append data to the already existed .txt file horizontally

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I want to append the data to my already existed .txt file, how can I do that.
My text file is like that:
1 2 3 4
1 2 3 4
1 2 3 4
1 2 3 4
and I want to add the data
5 6 7 8
5 6 7 8
5 6 7 8
5 6 7 8
so the whole text file should be something like that:
1 2 3 4 5 6 7 8
1 2 3 4 5 6 7 8
1 2 3 4 5 6 7 8
1 2 3 4 5 6 7 8

Answers (2)

KSSV on 15 Aug 2022
T1 = readtable('file1.txt') ;
T2 = readtable('file2.txt') ;
T = [T1 T2] ;

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Walter Roberson
Walter Roberson on 15 Aug 2022
If your files are already in .txt files, and they are in regular columns like you show, then the method that @KSSV shows will work fine.
You might perhaps be hoping to not have to read and interpret the text files and format back as text on output and writing out new files. If so we can break that up into two parts:
  1. can we avoid reading and writing the files?
  2. can we avoid intepreting as numeric and then formatting back to text again?
The answer to (1) is that something has to read and write files. The internal structure of text files on all supported operating systems is as continuous streams of characters, all of one line, then a line terminator, then all of the next line, line terminator, and so on. The line terminators are plain characters themselves: just linefeed character for MacOS and Linux, and potentially on Windows as well; carriage return character followed by linefeed character for older Windows programs. The file systems do not keep track of how long each line is, and the file systems do not have any way of saying "when you read in this file, add this segment on the end of line #83". The only thing the file systems support for text files is continuous streams of characters with no structure by the file system (other than to keep track of the length of the file.)
Because of this, if you want to append ' Hello' on the end of line 1 of a text input file, the best way is to read the first line, append ' Hello' to it, write that out to a new output file, then read lines from the input file and write them to that output file.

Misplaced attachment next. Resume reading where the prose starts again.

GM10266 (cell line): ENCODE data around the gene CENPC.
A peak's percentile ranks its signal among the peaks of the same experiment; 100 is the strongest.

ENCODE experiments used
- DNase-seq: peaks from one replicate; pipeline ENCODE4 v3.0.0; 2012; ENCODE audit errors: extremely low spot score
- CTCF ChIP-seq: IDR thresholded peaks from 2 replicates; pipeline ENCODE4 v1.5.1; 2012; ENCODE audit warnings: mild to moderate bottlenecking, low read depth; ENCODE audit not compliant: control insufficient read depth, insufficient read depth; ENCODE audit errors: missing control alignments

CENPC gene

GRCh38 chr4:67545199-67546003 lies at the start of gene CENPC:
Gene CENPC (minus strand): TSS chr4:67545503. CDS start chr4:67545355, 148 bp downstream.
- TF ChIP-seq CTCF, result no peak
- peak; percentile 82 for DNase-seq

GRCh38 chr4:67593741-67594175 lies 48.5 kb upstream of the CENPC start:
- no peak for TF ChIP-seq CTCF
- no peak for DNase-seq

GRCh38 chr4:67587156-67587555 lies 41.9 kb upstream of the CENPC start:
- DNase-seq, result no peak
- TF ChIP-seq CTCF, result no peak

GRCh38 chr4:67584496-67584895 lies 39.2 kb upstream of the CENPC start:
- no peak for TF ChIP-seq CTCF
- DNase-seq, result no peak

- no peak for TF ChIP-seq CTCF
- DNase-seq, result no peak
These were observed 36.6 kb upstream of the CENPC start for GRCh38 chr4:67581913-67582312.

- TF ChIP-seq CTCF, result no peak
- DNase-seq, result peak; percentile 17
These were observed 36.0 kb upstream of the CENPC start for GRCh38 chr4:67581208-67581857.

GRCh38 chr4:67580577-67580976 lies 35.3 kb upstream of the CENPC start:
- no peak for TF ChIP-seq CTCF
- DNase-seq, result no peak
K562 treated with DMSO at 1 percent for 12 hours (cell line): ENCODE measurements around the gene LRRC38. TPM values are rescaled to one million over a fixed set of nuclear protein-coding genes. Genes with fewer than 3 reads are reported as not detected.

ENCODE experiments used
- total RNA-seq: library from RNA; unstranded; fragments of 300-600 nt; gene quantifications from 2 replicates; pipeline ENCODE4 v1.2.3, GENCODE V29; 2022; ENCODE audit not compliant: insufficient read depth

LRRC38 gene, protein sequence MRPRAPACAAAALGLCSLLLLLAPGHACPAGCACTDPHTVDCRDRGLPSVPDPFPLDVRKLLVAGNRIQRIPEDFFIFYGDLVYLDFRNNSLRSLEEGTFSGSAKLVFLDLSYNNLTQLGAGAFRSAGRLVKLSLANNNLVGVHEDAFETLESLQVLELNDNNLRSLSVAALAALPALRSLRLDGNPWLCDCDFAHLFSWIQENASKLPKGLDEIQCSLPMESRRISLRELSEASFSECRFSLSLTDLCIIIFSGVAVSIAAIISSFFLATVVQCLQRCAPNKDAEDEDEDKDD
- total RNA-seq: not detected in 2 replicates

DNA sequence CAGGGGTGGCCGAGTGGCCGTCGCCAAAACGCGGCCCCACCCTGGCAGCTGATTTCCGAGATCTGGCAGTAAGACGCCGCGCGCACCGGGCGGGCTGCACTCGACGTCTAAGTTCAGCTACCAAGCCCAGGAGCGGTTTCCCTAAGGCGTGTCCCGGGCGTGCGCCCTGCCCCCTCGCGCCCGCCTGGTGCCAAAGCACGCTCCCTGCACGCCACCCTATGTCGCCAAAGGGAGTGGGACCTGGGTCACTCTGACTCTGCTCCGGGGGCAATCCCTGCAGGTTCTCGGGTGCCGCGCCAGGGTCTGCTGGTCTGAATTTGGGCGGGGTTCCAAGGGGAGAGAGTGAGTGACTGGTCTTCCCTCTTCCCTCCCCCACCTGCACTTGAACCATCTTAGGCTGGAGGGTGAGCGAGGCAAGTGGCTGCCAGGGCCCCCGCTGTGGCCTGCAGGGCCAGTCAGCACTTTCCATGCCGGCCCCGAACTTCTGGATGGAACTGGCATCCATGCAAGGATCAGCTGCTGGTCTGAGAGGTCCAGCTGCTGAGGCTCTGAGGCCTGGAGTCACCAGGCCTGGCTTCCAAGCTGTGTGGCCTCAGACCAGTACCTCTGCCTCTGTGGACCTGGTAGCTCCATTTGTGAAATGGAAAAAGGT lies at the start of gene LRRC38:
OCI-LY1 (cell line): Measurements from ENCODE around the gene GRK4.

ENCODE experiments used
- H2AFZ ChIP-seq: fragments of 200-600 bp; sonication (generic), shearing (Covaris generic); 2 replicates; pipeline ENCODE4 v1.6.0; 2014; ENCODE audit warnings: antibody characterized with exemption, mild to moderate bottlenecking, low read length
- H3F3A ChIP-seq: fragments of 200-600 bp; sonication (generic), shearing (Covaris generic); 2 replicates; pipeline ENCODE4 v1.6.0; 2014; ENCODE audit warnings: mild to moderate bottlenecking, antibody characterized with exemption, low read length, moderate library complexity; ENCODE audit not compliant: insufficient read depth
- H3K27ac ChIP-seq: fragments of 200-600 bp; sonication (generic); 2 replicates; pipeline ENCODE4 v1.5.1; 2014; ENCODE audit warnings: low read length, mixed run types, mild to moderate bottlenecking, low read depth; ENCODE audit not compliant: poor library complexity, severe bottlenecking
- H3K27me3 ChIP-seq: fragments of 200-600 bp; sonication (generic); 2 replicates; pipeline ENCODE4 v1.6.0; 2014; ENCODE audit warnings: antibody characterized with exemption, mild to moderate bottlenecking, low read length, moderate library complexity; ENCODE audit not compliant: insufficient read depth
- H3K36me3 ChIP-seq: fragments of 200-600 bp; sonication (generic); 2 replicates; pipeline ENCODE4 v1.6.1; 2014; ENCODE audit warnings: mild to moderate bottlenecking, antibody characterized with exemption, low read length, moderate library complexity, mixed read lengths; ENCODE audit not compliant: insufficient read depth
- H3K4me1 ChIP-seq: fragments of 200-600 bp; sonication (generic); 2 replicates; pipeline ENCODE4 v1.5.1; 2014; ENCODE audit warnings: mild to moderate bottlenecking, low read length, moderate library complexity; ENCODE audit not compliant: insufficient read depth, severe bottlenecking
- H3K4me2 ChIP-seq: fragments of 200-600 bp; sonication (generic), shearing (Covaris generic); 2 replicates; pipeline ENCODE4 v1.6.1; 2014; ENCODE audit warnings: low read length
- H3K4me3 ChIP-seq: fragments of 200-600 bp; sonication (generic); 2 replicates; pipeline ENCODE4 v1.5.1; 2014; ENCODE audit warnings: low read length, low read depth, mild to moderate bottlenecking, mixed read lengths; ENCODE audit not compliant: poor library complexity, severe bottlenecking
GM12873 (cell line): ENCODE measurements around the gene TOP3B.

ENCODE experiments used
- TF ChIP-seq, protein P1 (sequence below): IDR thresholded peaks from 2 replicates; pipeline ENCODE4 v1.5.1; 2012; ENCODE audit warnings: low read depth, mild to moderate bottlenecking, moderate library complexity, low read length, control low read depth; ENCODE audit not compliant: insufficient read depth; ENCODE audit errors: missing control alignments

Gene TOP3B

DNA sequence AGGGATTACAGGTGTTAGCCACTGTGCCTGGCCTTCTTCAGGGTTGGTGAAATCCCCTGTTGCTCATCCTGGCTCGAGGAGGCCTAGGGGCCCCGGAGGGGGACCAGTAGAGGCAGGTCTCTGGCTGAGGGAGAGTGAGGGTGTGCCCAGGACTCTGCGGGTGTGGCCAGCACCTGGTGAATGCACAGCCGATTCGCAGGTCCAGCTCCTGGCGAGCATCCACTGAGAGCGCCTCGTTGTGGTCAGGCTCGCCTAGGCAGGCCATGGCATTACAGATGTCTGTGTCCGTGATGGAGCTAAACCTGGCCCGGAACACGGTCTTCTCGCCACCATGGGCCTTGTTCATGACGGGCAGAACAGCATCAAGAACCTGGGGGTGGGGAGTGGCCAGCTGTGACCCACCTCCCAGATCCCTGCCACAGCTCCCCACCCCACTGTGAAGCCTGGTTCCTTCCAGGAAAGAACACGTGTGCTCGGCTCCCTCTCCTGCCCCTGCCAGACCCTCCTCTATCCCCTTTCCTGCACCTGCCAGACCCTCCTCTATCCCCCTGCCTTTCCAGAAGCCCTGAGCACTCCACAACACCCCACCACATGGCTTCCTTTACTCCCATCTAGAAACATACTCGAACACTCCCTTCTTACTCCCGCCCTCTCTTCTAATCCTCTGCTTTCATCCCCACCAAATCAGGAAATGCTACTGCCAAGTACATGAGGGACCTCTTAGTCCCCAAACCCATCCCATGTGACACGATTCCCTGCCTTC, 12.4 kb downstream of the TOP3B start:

Is there an alternative to writing to a new file like this? Yes, there is if the revised file will not be smaller than the original file: you can read the first line, and insert ' Hello' into an output buffer, then start a process of reading ahead and adding to the output buffer and writing out from the output buffer only as many characters as you just read in. For example if you read 20 characters then you would write out ' Hello' followed by the next 14 characters, leaving the last 6 characters in the output buffer for the next cycle. Eventually you get to the end of the input file, and you write out the rest of the output buffer. But... if something goes wrong with this update-in-place process then you have ruined the file and cannot get it back. And notice that the total reading and writing characters is the same as for the write-to-new-file case. With the necessary buffer management to be sure that you do not accidentally overwrite something, the operations can turn out slower.
Does the "something" that does the reading and writing of the files have to be MATLAB? Well, if you are using MacOS or Linux, you can call upon the system utility paste to do the work; see
This leads to question (2), whether we can avoid interpreting as numeric and then refomatting again. The answer to that is Yes, if you are willing to do the text management discussed earlier, or if you can call paste or equivalent.
Are there other text ways to handle this? Yes,
L1 = readlines('file1.txt');
L2 = readlines('file2.txt');
newLines = strcat(L1, {' '}, L2);
writelines(newLines, 'OutputFileNameGoesHere.txt');
It is important that the ' ' be inside {} for the purposes of strcat. If you try to strcat(L1, ' ', L2) you will not get the right answer!
MakM on 16 Aug 2022
Database save all the columns at the same time, what I am trying to do is to shift the database data into some kind of text files or any other format so the data extraction should be faster.

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